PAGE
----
Like a bad breakup, Amazon ended its relationship with New York City on Valentine's Day. This was a short-lived relationship, an engagement that was called off before the ring was purchased--before the house, cars, and kids came along. 

But Amazon failed to court all New Yorkers. It wasn't the public that wanted this premature separation--residents of the city overwhelmingly supported the project by a margin of two to one--it was the elected officials. For the next generation of New Yorkers--the millennials, the college graduate who will have six-figure debt, and the underprivileged young professionals of the outer boroughs diving into the world of technology--this will mean 25,000 to 40,000 fewer jobs. 

The elected officials opposed to Amazon worked directly against the economic interests of all New Yorkers. They took for granted the technology sector's growth that had been fostered directly through smart economic development planning focused on the industries of the future

New Yorkers will never know if a union with Amazon would have led New York City to become the global capital for technology. This has, after all, been the unabashed goal of city planners and economic development professionals since Mayor Bloomberg's administration. In the years since, New York's tech scene has flourished as the second global technology capital, becoming the fastest-growing industry in the city. 

It wasn't always this way and Silicon Alley's rise isn't a revival, it's a stunning achievement: Of all the cities around the world that have tried to recreate the magic of Silicon Valley, none have come as close as New York City. Boston's Technology Corridor, Route 128, or Skolkovo's Innovation Center in Moscow never quite managed to grow as quickly. 

What made New York's approach to attempting to build its own technology hub effective wasn't that it just focused on education, culture, community. New York City--the town where Starbucks are located on every corner--recognized tech here would be served up differently. Where Silicon Valley had Red Rock Cafe--the legendary Mountain View cafe where deals like the WhatsApp acquisition have been made--New York City had the Ace Hotel Lobby or Union Square Cafe. The coffee might be similiar, but the conversations would be different. Coders in New York City wouldn't just talk about technology, but also finance, media, fashion, real estate, and healthcare.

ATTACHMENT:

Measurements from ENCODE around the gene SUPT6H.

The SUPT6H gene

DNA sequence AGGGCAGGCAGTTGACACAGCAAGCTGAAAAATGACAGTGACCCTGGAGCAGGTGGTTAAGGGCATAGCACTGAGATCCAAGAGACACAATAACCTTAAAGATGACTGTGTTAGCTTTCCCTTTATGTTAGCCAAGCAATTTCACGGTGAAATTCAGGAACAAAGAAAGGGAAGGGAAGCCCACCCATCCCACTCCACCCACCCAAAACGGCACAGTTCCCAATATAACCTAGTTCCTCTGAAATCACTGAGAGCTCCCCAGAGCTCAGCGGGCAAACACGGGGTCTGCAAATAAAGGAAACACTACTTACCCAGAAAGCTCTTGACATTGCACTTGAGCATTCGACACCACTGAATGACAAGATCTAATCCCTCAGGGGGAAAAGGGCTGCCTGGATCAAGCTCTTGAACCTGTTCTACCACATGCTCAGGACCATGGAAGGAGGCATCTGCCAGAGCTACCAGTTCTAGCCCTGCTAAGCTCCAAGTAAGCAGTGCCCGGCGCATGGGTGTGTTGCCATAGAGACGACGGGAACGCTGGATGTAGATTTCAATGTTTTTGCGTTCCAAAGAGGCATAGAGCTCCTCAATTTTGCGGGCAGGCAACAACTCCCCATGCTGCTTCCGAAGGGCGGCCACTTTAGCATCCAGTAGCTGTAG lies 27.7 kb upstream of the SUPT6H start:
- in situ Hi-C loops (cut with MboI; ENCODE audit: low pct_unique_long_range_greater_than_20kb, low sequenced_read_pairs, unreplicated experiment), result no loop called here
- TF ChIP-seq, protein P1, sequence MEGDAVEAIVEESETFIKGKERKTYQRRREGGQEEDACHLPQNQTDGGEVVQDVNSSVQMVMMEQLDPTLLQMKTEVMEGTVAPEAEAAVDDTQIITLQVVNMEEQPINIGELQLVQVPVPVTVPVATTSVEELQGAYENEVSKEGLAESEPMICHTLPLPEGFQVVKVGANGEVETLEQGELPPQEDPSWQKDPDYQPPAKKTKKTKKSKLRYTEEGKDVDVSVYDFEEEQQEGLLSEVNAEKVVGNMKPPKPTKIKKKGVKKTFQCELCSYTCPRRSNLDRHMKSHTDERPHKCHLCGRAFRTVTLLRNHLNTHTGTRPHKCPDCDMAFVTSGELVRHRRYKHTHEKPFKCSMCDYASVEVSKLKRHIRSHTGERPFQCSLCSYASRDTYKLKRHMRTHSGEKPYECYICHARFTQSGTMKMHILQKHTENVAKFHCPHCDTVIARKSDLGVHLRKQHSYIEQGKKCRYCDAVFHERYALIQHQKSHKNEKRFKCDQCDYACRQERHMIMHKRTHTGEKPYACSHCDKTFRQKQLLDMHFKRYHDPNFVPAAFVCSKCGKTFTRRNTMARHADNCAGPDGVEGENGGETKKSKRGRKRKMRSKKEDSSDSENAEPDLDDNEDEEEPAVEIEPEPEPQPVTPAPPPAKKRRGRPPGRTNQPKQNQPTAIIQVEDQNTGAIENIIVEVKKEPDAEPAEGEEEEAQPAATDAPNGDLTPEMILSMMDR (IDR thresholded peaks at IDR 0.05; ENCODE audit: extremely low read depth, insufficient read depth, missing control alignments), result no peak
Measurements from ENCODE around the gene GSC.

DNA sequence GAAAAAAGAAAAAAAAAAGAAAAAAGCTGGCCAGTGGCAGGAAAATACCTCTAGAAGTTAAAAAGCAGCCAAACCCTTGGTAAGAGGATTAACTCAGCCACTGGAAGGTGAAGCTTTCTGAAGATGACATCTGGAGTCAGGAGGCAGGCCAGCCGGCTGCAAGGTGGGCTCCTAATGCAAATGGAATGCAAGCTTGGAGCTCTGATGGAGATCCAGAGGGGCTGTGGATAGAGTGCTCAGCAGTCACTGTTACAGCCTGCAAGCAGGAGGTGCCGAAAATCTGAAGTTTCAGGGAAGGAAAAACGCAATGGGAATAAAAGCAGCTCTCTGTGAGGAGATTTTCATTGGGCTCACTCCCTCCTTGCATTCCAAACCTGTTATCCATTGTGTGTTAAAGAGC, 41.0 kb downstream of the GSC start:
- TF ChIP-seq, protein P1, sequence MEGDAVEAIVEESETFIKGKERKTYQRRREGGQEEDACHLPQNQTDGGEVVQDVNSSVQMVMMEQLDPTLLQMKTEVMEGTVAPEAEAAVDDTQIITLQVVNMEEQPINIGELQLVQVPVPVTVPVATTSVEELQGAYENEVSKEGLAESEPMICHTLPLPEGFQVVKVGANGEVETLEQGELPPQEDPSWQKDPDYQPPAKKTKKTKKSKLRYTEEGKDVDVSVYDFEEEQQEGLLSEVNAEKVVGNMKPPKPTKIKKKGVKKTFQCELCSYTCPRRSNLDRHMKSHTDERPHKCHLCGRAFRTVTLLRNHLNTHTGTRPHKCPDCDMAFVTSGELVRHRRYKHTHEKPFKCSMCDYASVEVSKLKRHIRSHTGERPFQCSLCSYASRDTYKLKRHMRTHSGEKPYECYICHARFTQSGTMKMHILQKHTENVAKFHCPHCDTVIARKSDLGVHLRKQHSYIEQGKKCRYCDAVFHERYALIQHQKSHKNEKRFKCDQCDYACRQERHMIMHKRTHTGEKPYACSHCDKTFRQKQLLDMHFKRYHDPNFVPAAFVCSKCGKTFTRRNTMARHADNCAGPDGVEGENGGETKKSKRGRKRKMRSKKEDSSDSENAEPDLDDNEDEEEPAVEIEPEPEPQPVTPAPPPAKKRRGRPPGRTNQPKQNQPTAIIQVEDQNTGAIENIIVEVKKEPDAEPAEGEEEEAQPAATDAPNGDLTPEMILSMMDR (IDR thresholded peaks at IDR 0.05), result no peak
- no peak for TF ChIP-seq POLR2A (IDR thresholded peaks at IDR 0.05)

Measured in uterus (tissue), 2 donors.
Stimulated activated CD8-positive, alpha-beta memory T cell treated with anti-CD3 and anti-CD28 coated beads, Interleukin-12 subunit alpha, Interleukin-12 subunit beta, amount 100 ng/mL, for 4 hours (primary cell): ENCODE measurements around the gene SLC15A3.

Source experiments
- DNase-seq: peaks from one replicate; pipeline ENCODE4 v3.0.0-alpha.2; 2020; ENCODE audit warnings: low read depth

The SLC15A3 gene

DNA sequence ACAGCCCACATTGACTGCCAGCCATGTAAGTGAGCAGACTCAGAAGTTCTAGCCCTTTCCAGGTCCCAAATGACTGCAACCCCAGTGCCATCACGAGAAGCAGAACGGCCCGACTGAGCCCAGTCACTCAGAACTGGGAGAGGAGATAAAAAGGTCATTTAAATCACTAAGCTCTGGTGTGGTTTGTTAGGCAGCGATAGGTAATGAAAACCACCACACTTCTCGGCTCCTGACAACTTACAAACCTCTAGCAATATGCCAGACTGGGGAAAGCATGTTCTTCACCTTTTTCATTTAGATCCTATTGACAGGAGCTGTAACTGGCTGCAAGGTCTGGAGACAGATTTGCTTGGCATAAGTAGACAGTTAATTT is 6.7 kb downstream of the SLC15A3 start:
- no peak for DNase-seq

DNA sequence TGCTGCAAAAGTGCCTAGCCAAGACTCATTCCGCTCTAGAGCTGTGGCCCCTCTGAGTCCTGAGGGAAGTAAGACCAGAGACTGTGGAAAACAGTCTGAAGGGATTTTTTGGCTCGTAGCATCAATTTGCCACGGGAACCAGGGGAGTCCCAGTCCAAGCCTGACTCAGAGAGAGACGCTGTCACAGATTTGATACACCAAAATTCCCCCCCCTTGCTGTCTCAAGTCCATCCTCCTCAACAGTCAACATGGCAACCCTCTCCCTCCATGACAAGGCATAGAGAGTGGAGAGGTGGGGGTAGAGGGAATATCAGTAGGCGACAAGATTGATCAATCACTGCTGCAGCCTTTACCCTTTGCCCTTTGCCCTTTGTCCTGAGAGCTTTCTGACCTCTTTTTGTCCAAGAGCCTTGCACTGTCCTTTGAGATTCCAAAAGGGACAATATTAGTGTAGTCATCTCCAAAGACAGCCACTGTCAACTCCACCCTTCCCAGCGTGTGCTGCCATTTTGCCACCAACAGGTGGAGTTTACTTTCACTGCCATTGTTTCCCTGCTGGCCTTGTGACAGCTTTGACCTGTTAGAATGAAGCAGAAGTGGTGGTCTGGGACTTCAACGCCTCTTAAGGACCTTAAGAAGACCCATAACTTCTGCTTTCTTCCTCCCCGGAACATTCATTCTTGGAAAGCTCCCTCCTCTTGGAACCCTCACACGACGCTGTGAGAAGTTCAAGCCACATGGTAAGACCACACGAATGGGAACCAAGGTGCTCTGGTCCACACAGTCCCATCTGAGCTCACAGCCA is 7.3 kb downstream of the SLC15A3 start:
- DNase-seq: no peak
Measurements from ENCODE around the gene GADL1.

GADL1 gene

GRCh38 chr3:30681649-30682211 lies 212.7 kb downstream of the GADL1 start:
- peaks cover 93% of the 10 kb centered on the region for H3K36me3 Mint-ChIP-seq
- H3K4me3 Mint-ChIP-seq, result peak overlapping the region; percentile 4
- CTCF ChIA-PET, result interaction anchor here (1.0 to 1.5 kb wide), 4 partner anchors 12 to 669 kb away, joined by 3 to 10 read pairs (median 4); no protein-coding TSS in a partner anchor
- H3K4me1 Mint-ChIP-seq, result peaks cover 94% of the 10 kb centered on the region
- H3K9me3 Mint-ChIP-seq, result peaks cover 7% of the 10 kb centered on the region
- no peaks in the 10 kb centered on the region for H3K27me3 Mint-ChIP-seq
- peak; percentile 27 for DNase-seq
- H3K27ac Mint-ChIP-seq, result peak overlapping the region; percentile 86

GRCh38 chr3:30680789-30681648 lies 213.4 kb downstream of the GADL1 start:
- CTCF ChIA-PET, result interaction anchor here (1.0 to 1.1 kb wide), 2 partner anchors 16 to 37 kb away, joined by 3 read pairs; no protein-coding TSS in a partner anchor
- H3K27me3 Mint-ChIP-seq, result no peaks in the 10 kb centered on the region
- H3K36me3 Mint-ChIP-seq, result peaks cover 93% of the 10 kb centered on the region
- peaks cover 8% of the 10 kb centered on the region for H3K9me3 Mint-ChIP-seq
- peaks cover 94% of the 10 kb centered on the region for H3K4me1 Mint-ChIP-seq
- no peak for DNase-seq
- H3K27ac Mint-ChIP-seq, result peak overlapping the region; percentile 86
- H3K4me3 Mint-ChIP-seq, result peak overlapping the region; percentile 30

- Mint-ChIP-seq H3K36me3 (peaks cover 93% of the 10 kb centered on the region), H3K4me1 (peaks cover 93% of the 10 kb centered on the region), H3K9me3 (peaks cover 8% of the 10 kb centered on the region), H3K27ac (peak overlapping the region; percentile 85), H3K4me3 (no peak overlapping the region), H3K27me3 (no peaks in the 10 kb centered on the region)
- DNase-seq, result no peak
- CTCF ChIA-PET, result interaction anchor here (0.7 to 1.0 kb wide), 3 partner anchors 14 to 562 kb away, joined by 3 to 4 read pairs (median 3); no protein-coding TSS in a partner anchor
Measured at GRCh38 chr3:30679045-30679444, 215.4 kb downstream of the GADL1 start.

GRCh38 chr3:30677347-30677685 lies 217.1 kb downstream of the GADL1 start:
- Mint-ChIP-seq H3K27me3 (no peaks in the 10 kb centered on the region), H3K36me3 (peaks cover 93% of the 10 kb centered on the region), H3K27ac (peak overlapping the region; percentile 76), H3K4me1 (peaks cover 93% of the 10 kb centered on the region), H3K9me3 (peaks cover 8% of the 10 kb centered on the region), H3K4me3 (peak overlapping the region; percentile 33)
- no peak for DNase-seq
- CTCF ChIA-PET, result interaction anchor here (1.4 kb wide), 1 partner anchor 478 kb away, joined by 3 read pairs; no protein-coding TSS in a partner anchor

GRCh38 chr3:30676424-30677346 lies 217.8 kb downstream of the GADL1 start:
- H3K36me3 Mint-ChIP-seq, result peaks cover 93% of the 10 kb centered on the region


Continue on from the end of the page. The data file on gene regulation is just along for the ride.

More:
New York doubled down on its legacy industries. It didn't focus provincially on Silicon Alley as it had during the dot-com era when media companies reigned supreme near the Flatiron building with flashy billboards; it ensured tech would be tethered to all of its thriving industries. New York's aims became as ambitious as the immigrants that have settled here for generations. 

If Mayor Bloomberg's Applied Sciences NYC initiative--the competition which comparatively drew proposals from universities all over the world to create a technology campus and which led to Cornell-Technion's arrival here--was New York's Erie Canal moment, Amazon's arrival would have been its crowning glory--the point at which New York overtaking Silicon Valley would have been economically inevitable. 

Long Island City, the location that I correctly predicted Amazon would select last year, had been prepped for a tech company of Amazon's size to call it home. The elected officials who for years were most opposed to Amazon now swore to support to the tech ecosystem that had been budding in Queens. I sat down with those very same officials eight years ago while working in economic development and read their names on a support letter for Amazon last year. Their immediate volte-face wasn't driven by the public, but by politics and fear of powerful progressives. 

The lesson to take away from Amazon's decision is that the political landscape is shifting sharply against Big Tech. Unfavorable media is negatively affecting tech companies, even when their impact is beneficial and the public broadly supports it. When the returns on subsidies overwhelmingly justify their economic impact, and the subsidy is essentially a bulk discount on a post-performance basis, how else do you describe the backlash other than political opportunism of newly empowered opposition? In the age of echo chambers, what else can drive aggressive naysayers more than misinformation and saying the city was putting billions into an already-rich man's pockets? 

Amazon was wholly unprepared for the political landscape in New York. It was ready to commit, but these nuptials came with problems--no neutrality on organized labor and no reneging on the agreement. Relationships don't end because of one or two issues; they end due to the culmination of many problems--and this short-lived affair had too many.

The question now is will New York's leaders learn to love tech or will Big Tech become persona non grata? When an industry that's responsible for this country's economic growth over the last decade--and the growth of jobs in the future--is demonized, where should we look to for the next generation of jobs as more become automated and replaced by robots and artificial intelligence? 

The future will not be forgiving if we turn away from it.